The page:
Clear prototypes have historically presented a number of challenges for additive manufacturing firms. Wall thickness, curve degree and amount of internal surface area all limited how much clarity could actually be achieved. Depending on the complexity of the part, a “clear” prototype could display a wide range of opacity.
Today, ProtoCAM offers a combination of materials, methods and finishing options—including a proprietary process—that allow customers to acquire the clear look they need, in just about any shape.
Stereolithograpy (SLA) is the go-to technique for most clear prototyping needs. With SL Clear or Accura 60 resin, SLA can produce an excellent semi-transparent part quickly and cost effectively. Various levels of post-process finishing can enhance the clarity of an SLA part depending on need and budget.
A “clear” finish involves adding a clearcoat and results in basic look-through clarity with some opacity. “Improved clear” finish includes a full sanding step that removes build lines and stair stepping in addition to the clearcoat leaving a part with a higher level of surface consistency and clarity.
Finally, ProtoCAM’s exclusive “bottle clear” finish makes it possible for customers to mimic a production-quality PET plastic bottle or achieve water-clear results, even on parts with large internal cavities and a small opening.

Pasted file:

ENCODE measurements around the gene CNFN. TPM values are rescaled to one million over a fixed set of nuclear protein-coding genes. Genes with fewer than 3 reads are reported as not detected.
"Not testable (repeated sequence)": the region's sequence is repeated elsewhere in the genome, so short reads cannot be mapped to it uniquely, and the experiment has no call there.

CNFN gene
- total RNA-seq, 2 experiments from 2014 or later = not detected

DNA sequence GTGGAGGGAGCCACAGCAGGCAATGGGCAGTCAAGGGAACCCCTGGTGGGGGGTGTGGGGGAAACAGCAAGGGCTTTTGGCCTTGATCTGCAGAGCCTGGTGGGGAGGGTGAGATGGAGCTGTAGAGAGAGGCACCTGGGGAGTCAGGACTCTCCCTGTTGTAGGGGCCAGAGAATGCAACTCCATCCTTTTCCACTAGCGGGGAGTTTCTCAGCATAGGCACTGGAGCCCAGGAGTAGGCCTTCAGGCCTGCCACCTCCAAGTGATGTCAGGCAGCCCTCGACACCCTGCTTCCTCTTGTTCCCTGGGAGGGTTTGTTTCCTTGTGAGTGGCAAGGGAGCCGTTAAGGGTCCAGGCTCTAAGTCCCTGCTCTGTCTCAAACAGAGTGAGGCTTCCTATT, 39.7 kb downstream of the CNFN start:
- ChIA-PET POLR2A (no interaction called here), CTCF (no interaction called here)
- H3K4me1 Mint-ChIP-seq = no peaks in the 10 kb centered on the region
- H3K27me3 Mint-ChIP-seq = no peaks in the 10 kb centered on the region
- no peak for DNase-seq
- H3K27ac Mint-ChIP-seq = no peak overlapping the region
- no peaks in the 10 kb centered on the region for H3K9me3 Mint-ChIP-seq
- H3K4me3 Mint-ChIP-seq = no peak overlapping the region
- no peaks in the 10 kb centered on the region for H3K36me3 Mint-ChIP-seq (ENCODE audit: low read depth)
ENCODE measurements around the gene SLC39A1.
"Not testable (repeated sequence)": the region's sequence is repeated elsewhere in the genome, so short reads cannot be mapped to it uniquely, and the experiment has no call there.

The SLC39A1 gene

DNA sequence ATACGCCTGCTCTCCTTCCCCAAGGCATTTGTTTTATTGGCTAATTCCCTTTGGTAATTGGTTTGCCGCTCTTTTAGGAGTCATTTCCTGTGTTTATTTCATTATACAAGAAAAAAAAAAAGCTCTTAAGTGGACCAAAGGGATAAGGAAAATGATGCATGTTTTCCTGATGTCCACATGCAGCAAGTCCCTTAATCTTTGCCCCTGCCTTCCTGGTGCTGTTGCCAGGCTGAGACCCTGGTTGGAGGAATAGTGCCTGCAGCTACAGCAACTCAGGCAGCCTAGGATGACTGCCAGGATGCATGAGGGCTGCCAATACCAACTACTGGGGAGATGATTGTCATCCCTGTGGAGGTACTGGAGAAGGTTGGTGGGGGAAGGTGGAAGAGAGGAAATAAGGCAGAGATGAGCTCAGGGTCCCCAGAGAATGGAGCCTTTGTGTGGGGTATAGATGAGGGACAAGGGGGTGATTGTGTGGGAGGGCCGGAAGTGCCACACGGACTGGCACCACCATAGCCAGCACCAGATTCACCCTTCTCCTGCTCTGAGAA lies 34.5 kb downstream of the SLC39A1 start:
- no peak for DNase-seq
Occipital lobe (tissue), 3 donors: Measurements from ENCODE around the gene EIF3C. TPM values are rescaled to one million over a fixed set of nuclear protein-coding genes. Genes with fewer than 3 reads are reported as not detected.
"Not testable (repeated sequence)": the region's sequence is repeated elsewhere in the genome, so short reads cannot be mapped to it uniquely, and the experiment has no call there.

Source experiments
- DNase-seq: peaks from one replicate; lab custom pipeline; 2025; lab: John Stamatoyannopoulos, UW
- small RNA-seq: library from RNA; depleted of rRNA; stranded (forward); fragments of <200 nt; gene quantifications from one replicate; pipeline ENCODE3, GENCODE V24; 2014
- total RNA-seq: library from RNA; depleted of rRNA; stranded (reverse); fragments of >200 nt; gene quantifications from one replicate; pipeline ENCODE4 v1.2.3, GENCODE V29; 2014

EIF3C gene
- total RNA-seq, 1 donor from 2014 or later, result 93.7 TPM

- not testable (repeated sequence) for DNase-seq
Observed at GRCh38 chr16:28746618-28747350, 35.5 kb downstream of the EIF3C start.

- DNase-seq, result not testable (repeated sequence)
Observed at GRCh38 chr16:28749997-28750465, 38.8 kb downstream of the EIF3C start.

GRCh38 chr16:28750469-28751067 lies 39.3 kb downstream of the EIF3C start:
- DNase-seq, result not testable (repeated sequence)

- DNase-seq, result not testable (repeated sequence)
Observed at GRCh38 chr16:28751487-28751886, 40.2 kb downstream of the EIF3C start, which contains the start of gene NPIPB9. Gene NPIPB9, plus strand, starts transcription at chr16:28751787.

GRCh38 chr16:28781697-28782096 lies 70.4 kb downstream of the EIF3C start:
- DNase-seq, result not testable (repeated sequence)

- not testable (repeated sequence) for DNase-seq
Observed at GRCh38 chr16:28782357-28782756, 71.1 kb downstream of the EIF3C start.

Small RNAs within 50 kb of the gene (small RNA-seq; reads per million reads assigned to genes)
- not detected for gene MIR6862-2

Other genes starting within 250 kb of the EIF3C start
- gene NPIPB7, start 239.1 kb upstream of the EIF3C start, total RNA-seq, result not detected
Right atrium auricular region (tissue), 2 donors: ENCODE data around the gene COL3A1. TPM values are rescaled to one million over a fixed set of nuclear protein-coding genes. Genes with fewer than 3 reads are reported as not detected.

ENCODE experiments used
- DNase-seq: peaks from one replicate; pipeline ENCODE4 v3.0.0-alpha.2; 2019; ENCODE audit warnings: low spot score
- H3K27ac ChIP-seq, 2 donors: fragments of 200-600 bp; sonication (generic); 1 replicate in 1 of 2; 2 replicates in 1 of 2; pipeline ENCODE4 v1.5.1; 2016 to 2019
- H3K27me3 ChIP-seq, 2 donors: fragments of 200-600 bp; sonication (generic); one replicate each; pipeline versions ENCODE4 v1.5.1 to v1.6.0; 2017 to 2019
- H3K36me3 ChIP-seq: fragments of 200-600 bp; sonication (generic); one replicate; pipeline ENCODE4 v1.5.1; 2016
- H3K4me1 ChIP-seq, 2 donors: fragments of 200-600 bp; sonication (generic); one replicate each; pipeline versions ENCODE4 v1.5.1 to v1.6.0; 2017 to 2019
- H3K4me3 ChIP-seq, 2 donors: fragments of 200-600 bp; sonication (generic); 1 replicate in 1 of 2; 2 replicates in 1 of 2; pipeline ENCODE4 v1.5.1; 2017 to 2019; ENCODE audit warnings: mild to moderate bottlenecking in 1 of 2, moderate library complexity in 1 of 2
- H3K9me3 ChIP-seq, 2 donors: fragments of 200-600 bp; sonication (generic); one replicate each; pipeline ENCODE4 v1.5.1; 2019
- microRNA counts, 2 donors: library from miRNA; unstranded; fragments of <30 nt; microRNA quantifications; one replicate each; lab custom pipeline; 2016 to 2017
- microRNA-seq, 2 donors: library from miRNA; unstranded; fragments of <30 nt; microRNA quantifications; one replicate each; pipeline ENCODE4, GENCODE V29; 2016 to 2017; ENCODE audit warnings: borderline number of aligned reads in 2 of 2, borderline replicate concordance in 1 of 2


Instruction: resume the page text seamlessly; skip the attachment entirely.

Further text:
PolyJet 3D Printing
Industrial 3D printing has been generating a whole lot of buzz—especially the power to create multi-material parts. One of the less advertised features is the ability to print transparent components. Four rigid palettes and three flexible palettes can produce a range of clear and tinted transparent material to be used on their own or in combination with opaque colors for an impressive array of translucent shades. Creative freedom is high with PolyJet 3D Printing and cost is moderate.
Exceptional see-through clarity can best be achieved with urethane casting, but the process is more labor, time and cost-intensive. A clear urethane cast prototype requires a master pattern with a mirror-like finish. Although ProtoCAM engineers have found a way to consistently achieve such a high-quality master pattern, it comes with an increase in price and lead time. Urethane casting is popular for optics, lenses or prototypes that require illumination, as well as medical prototypes.
In general, the higher the level of clarity, the higher the cost. To ensure you’re clearly getting the right level of transparency at the best price, talk with ProtoCAM’s experienced engineers today.